Monday, September 10, 2012

Halls of Stonehenge: Looking Back

While I was brainstorming a topic to write about this evening, I found myself browsing the old (and by old, I mean OLD) Wolf3D Dome News archives, and to my amazement, I realized that it's been over nine years since I first began working on my very first mod, "Halls of Stonehenge". Now, I'm a rather private person by nature, and I hesitate to write anything on this blog about myself specifically, but HOS represents a lot more effort than just what I put into it, indeed, it's creation is the story of a very fortunate noob (myself) being guided through a very arduous process, with the aid of a very helpful, talented community.

As I mentioned, HOS was my very first mod, and while I was aware of the existence of Wolfenstein mods and editing tools for some time before I decided to make it, I didn't decide to try my hand at modding until my computer, already famous for being a piece of crap, refused to run the FPS "Blood" without crashing. Wolfenstein 3D ran fine for me (no surprise, seeing as how it was designed for older computers), and out of frustration with Blood, I decided I could create a mod utilizing its sprites, textures and sounds, and have at least a somewhat similar experience.

Well, I downloaded a few editing tools that were popular at the time, and without any idea what I was doing, I announced the project to Brian Lowe, and began hyping the mod before there was even anything to really hype (something I've since learned NOT to do). Something about the project appealed to the community at the time, though, because I received offers of assistance from such talents as ack (who did almost all the maps), MCS (who offered his coding talents), BrotherTank (who further assisted with coding), Adam Biser (who assisted with music conversions), and Chris Chokan (who finished out the coding end of the project), just to name a few. And then there was me, struggling to not make a mess of all the top notch work being given to me.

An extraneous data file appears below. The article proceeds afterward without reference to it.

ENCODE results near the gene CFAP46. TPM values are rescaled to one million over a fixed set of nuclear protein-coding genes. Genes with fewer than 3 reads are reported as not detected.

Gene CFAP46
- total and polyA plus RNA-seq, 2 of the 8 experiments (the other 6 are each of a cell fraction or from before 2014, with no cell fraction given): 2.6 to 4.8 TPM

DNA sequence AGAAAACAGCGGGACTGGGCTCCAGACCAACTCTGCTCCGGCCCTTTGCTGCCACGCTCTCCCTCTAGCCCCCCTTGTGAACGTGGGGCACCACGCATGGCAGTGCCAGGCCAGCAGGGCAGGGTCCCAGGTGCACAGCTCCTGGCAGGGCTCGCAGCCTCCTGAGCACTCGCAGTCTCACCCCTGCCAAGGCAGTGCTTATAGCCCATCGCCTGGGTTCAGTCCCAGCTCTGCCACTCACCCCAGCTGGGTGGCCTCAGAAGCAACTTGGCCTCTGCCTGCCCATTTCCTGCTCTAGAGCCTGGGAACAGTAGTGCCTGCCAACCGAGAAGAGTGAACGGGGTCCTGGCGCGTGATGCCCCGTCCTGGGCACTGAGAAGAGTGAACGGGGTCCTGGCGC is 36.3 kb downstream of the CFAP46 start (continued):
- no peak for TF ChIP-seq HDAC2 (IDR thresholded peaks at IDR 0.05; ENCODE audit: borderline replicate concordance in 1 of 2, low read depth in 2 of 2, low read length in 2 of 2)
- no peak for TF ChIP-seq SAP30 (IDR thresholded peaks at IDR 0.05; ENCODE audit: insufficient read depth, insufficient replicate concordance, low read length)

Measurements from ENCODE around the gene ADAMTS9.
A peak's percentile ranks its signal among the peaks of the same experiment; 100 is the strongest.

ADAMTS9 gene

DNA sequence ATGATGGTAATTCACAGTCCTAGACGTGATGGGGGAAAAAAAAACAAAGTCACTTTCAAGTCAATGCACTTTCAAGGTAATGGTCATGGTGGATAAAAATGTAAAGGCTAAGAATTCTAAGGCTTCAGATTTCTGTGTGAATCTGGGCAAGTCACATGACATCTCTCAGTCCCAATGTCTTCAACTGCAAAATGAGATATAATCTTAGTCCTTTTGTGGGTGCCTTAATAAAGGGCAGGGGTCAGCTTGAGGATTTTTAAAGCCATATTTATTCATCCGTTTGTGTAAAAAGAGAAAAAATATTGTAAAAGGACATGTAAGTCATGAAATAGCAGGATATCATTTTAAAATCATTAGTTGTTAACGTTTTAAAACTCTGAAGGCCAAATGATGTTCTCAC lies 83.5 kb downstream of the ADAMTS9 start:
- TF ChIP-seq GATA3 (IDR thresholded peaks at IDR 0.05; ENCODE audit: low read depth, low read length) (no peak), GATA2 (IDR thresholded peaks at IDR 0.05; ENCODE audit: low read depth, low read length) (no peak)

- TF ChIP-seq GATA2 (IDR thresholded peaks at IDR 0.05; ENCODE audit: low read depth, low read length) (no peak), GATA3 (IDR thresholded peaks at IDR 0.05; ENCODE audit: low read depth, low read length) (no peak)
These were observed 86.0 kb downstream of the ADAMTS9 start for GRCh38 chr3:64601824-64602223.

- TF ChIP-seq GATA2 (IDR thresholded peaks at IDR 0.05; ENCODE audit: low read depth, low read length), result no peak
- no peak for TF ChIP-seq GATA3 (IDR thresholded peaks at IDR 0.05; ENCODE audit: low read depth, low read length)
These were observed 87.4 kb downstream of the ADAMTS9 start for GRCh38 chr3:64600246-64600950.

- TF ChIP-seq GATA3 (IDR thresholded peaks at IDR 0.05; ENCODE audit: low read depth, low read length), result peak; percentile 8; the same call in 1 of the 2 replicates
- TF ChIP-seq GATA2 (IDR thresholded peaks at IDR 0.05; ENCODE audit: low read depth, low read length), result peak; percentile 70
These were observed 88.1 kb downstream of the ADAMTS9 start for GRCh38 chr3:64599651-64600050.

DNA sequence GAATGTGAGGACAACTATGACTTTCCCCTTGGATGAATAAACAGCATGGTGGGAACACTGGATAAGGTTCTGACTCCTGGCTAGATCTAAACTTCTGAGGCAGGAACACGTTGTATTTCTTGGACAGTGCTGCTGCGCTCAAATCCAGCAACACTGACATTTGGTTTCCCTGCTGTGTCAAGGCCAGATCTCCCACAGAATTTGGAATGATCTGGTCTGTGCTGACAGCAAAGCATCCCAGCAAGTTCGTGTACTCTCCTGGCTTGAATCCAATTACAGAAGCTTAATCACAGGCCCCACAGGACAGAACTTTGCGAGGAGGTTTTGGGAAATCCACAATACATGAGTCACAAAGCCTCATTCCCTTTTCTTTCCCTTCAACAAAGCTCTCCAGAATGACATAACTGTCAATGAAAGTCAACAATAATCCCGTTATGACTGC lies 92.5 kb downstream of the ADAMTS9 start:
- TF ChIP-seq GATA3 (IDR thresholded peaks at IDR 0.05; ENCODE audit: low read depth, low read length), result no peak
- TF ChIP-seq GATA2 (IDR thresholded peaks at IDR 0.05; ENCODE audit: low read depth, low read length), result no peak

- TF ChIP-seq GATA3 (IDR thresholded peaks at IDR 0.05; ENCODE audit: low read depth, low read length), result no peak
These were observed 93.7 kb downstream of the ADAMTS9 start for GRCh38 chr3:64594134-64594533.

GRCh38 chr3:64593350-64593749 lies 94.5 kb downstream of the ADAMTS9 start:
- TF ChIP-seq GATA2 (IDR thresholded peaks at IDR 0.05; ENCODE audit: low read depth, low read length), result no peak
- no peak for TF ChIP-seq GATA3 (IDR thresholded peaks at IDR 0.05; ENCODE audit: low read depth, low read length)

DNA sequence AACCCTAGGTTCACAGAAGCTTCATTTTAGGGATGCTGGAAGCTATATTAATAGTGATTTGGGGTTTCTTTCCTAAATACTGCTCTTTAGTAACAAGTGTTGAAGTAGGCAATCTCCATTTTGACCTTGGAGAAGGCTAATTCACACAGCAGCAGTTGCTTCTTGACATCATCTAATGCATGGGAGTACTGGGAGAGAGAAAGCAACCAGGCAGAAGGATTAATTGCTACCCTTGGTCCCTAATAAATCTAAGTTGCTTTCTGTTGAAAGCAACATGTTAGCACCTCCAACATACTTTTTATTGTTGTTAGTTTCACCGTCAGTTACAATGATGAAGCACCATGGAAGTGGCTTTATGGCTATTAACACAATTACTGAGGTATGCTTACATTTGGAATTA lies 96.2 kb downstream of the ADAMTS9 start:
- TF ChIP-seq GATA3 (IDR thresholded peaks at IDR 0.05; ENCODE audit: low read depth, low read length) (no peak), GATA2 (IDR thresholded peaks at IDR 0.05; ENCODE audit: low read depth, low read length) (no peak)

Anyway, we all know how the end result turned out (if you don't, you can always download it, or read Dean's review from a few months ago, and all I can say is, without the help of the community, it could have (and would have) been a disaster. Rather than discuss the creation process any further, though, I'm going to end this post with some factoids about HOS and it's development...
>> HOS was originally imagined as a "beat the Nazis to the artifact" type adventure, similar to "Raiders of the Lost Ark" or some of the similarly themed Wolf mods of the time (ie. Quest for the Amulet)

>> The final villain, "Sarron", was named after the similarly named character from the "Lord of the Rings" trilogy (with a different spelling, of course)

>> Death Breath and Draven do not appear as bosses in Blood. Death Breath is modeled after a common enemy type, the Gill Beast, and Draven is a cross between Caleb, the anti-hero in Blood and Death Knight from SOD

>> With the exception of Draven and some textures in the final level, all of the sprites and textures in HOS are taken directly from Blood with minimal editing

>> While tools existed to extract sprites from Blood, each frame used in HOS was taken by taking a screenshot of the Blood WAD contents, and tediously shrinking and cleaning up the sprites in MS Paint, resulting in several hours of work for each enemy sprite set

>> HOS was created (on my end) using FloEdit, which had a tendency to overheat my PC, and crashed several times per hour (frequent saving after changes was a must)

>> The files for HOS became corrupted half way through development, requiring a large amount of work to be redone (and almost resulted in me quitting the project)

>> While almost all of the music in HOS comes from Blood, Blood actually has an eerie CD soundtrack that plays during the game, the tunes used in HOS are what Blood players hear if they opt not to use the CD soundtrack

>> ack, who was responsible for all but five of the maps, actually did an entire "challenge map" set of 21 levels, which was intended to be released with the original HOS files. It was instead used as the maps for HOS: Special Edition

>> The intended sequel to HOS, "Countdown to Chaos", was never completed, and HOS has never received a proper sequel (Special Edition doesn't count!)

>> Despite the work involved in putting HOS together, I never felt satisfied with it due to the lack of changes made to the sprites and textures

>> The final boss, Sarron, is featured as an incomplete upper torso. This is due to the lack of decent resizing technology at the time, and my being unhappy with the way the sprites used for Sarron looked when shrunken with the legs still attached.

>> More than one player has complained that the black floor and ceiling in the "Funhouse" secret level gave them migraines while playing

>> The "Stubble BJ" face used in HOS is based on the similarly stubbly face of Ben from "Full Throttle" (by Lucasarts)

>> HOS features a secret screen with a strange message from the developers if you complete the mod and meet certain requirements while doing it

>> The events of Halls of Stonehenge take place during the same time frame as Operation: Mutant Strike 3 (no coincidence, since OMS3 came out years after HOS!)

I could go on, but I think that's enough said about HOS for one post! Thanks for reading, until next time, make mine Wolfenstein!


  1. Wow. I have wanted a wolf-bood TC to be made, and now it has been!